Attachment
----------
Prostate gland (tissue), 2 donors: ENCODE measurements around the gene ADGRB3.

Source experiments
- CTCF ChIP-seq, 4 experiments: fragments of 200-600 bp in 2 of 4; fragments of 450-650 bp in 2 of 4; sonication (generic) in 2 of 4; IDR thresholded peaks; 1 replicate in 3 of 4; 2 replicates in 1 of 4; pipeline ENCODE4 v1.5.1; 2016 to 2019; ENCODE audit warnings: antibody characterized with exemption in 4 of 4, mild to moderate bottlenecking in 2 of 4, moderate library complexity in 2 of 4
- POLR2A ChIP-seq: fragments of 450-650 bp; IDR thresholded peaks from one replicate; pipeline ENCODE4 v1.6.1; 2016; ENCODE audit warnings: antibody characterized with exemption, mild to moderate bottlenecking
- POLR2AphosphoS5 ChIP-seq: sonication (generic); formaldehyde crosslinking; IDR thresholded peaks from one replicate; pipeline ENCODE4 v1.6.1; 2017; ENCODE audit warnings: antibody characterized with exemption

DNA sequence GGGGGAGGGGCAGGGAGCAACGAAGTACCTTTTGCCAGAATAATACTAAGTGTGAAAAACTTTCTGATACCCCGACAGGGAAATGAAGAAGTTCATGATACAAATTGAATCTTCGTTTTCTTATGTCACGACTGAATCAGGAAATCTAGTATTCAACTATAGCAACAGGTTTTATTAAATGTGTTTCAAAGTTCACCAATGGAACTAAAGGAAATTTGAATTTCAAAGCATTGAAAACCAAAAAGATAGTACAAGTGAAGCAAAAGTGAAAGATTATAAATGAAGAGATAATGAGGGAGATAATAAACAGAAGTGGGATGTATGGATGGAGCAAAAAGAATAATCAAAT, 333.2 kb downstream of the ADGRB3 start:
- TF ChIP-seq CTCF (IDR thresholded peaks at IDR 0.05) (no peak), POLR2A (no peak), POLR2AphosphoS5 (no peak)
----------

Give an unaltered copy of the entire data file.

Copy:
Prostate gland (tissue), 2 donors: ENCODE measurements around the gene ADGRB3.

Source experiments
- CTCF ChIP-seq, 4 experiments: fragments of 200-600 bp in 2 of 4; fragments of 450-650 bp in 2 of 4; sonication (generic) in 2 of 4; IDR thresholded peaks; 1 replicate in 3 of 4; 2 replicates in 1 of 4; pipeline ENCODE4 v1.5.1; 2016 to 2019; ENCODE audit warnings: antibody characterized with exemption in 4 of 4, mild to moderate bottlenecking in 2 of 4, moderate library complexity in 2 of 4
- POLR2A ChIP-seq: fragments of 450-650 bp; IDR thresholded peaks from one replicate; pipeline ENCODE4 v1.6.1; 2016; ENCODE audit warnings: antibody characterized with exemption, mild to moderate bottlenecking
- POLR2AphosphoS5 ChIP-seq: sonication (generic); formaldehyde crosslinking; IDR thresholded peaks from one replicate; pipeline ENCODE4 v1.6.1; 2017; ENCODE audit warnings: antibody characterized with exemption

DNA sequence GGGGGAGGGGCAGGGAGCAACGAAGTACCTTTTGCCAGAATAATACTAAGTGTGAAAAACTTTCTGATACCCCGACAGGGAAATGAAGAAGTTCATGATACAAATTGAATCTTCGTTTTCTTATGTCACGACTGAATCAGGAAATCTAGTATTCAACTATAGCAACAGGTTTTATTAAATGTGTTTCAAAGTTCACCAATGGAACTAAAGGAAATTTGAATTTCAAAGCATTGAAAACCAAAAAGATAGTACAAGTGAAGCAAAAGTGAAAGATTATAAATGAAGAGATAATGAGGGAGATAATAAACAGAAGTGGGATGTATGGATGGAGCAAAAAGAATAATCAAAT, 333.2 kb downstream of the ADGRB3 start:
- TF ChIP-seq CTCF (IDR thresholded peaks at IDR 0.05) (no peak), POLR2A (no peak), POLR2AphosphoS5 (no peak)